Respiratory Viruses and People with Disabilities

What to Know
  • In addition to CDC’s Respiratory Virus Guidance, there are several special considerations for people with certain risk factors for severe illness, including people with disabilities.


person with disability

Some disabilities can raise a person’s risk of getting very sick from respiratory viruses. For example, some people with disabilities are more likely to have underlying medical conditions, live in congregate settings, or experience factors and conditions stemming from social determinants of health.

Why prevention is important

Studies have shown that:

  • People with certain disabilities have a higher risk of getting respiratory virus-related complications, for example:
    • During the first two COVID-19 pandemic waves, people with intellectual disabilities were equally as likely as other people to become infected but had 3.5 times the risk of death. Learn more.
    • Children with neurologic and neurodevelopmental disorders are estimated to be at 5 to 7 times greater risk of hospitalization from respiratory infections than other children. Learn more.

Making a plan

Reducing risk‎

If you have, or someone you spend time with has, a disability using the prevention strategies described in CDC’s Respiratory Virus Guidance is especially important. In addition, there are several specific considerations for people with disabilities.


The Disability Information and Access Line (DIAL) can help people with disabilities find local vaccination clinics, connect with accessible transportation, and provide other assistance in accessing COVID-19 vaccinations (e.g., set up vaccination appointment).


  • Note that better fitting masks (for example, N95 or KN95 respirators) are more effective at protecting you from inhaling germs than other types of masks are (for example, cloth masks or surgical/disposable masks).
  • Some people with disabilities may find it difficult to wear a mask. Challenges may be caused by being sensitive to materials on the face, difficulty understanding the value of mask wearing for protection, or having difficulty keeping the mask in place. When considering whether to use a mask, people with disabilities or their caregivers can consider the person’s ability to wear a mask correctly (proper mask size and fit), to avoid frequent touching of the mask and face, and to remove the mask without assistance.
  • For people who are deaf or hard of hearing, or people who spend time with someone who is, clear masks or masks with clear panels are an option.

Steps for cleaner air

Note that taking additional steps for cleaner air can be particularly helpful if you are not able to wear a mask or distance from others; for example, if you need personal assistance or direct support.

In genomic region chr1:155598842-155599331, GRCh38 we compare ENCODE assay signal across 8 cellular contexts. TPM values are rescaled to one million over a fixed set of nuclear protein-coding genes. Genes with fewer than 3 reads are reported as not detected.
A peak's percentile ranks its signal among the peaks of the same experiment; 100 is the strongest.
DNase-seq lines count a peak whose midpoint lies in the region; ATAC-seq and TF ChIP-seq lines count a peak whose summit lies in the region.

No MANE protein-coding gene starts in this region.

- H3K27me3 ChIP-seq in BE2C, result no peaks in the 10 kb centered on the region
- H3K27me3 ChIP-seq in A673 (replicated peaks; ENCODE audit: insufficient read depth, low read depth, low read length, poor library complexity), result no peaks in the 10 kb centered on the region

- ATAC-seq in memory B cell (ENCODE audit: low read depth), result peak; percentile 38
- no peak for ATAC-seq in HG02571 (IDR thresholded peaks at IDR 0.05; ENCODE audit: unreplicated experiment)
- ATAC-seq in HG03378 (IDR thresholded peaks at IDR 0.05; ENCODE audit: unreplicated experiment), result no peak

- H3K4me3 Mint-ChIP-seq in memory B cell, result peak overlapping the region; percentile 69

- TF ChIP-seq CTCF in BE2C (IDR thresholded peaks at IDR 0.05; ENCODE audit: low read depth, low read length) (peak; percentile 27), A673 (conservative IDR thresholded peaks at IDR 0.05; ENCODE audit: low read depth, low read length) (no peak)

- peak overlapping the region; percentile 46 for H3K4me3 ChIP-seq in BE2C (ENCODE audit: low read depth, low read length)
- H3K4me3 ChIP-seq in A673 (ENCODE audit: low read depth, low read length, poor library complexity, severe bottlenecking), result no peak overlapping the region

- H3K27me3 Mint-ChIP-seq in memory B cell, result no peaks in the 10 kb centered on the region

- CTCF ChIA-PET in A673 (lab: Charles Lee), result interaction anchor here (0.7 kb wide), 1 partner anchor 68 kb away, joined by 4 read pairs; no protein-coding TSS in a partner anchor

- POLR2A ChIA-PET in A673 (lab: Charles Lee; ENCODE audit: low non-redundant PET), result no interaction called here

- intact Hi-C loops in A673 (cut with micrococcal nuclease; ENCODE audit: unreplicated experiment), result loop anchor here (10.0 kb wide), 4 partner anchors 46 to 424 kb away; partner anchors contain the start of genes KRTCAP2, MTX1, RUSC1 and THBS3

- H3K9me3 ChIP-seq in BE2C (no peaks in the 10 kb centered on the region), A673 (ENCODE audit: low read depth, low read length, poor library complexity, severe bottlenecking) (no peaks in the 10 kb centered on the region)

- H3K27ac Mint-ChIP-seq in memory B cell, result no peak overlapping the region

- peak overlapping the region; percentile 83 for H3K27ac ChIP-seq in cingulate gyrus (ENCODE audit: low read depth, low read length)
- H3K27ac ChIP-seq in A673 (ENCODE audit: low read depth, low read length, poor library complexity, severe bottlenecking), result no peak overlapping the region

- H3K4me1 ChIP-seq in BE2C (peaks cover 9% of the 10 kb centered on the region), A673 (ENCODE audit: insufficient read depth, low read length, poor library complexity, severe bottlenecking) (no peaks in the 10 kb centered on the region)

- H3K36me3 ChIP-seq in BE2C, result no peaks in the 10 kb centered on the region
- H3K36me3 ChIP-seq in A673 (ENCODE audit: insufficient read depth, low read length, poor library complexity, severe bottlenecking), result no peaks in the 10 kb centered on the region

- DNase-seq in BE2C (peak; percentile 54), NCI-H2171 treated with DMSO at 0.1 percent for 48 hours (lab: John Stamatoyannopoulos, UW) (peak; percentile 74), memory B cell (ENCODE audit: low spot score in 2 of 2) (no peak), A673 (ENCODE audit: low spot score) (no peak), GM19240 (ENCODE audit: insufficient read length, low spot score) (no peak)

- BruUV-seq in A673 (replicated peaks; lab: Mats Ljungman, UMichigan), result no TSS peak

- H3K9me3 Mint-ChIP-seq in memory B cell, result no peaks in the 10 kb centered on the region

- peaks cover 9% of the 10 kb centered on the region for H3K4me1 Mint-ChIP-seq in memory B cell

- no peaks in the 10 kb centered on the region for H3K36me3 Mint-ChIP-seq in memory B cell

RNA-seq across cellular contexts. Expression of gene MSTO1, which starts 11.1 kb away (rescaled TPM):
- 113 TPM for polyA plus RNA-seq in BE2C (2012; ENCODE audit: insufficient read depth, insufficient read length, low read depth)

• COVID-19 antivirals are recommended for certain people at high risk for complications from COVID-19, including people with many types of disabilities.
  • Flu antivirals are recommended for certain people at high risk for complications from flu, including people who live in congregate settings and people with many types of underlying medical conditions.
  • To learn more about if treatment is right for you, speak with a healthcare provider.


  • The Administration for Community Living and the Administration for Strategic Preparedness and Response are partnering to distribute tests to the aging and disability networks. You may be able to get COVID-19 tests for free through your local Center on Independent Living.
  • The Disability Information and Access Line (DIAL) can help people with disabilities connect with local COVID-19 testing options and help with ordering free at-home test kits.

Working with support providers

  • People with disabilities who have direct support providers can also help protect themselves from respiratory viruses in the following ways:
    • Ask direct support providers if they are experiencing any symptoms of or have other reason to believe they might have a respiratory virus.
    • Tell direct service providers to:
      • Wash their hands when they enter your home and before and after touching you (for example, dressing, bathing/showering, transferring, toileting, feeding), handling tissues, or when changing linens or doing laundry.
      • Open windows, use air filters and use other steps for cleaner air to reduce the amount of virus within indoor areas.
      • Wear a well-fitting mask over the nose and mouth.

CDC offers separate, specific guidance for healthcare settings (COVID-19, flu, and general infection prevention and control). Federal civil rights laws may require reasonable modifications or reasonable accommodations in various circumstances. Nothing in this guidance is intended to detract from or supersede those laws.